there isn’t a shrub, a blade of grass or a drop of water. It’s one of the most desolate regions on earth, and most of it is unexplored. Apart from the occasional nomads driving their camels across it, nobody lives in the Tanezrouft. West of the track there arc no army posts. There is nothing.

The first thing I had to do in Adrar was report with the two Frenchmen to the gendarmes, who said that our papers were not in order. The French atomicbomb centre of Reggane is only 139 kilometres south, and everyone needed spe-

cial authorization to be in Adrar. Not only that, but although there was an Arab convoy going to French West Africa every fifteen days, the next one wasn’t for ten days. They would turn our cases over to the colonel in charge of security. Also, because of security, we would have to stay in a hotel and there was a curfew.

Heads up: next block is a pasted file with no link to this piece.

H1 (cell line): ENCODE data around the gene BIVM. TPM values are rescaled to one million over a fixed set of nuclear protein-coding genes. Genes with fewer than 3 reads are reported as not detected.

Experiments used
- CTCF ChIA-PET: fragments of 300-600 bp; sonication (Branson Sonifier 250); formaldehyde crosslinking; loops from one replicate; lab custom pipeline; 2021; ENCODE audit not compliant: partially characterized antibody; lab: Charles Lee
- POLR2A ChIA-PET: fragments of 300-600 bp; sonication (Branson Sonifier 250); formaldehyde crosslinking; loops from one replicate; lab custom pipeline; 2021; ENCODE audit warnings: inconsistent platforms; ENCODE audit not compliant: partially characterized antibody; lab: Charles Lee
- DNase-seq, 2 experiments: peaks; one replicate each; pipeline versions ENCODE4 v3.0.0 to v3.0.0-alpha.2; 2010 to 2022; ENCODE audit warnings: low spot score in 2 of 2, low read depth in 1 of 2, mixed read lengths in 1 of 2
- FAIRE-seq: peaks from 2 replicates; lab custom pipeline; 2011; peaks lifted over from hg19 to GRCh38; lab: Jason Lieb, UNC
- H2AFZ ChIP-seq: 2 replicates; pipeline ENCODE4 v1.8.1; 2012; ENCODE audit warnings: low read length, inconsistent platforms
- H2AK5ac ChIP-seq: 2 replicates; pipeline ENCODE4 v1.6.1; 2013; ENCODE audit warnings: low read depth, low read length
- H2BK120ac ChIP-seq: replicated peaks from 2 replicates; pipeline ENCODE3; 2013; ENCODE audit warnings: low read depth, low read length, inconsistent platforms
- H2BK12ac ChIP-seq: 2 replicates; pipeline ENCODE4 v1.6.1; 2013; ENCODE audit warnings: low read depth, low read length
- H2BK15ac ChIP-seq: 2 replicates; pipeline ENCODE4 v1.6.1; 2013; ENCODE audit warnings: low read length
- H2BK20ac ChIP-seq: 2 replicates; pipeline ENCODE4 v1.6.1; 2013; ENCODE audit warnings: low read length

We managed to find a truckers’ hotel that was pretty cheap and the three of us stayed in one room. The next day, when we reported to the gendarmes, we were told that we might stay and wait for the convoy, but we had to report every day

to the police. The gendarmes told me that if I had been in a car I would have been sent back. As it was, they couldn’t do much else but let me wait.

Days passed. The two Frenchmen left for home. They had heard stories about West Africa; the people, having attained semi-independence, were supposed to be taking it out on Frenchmen. Then there was the heat; the French boys couldn't stand it. During the afternoons, the temperature was 122 inside our darkened room. The thought of what it would be farther south was not encouraging. I

hadn’t known them long, but at least they were companions in difficulty, and to be left alone in Adrar with nothing ahead but trouble was hard on the morale.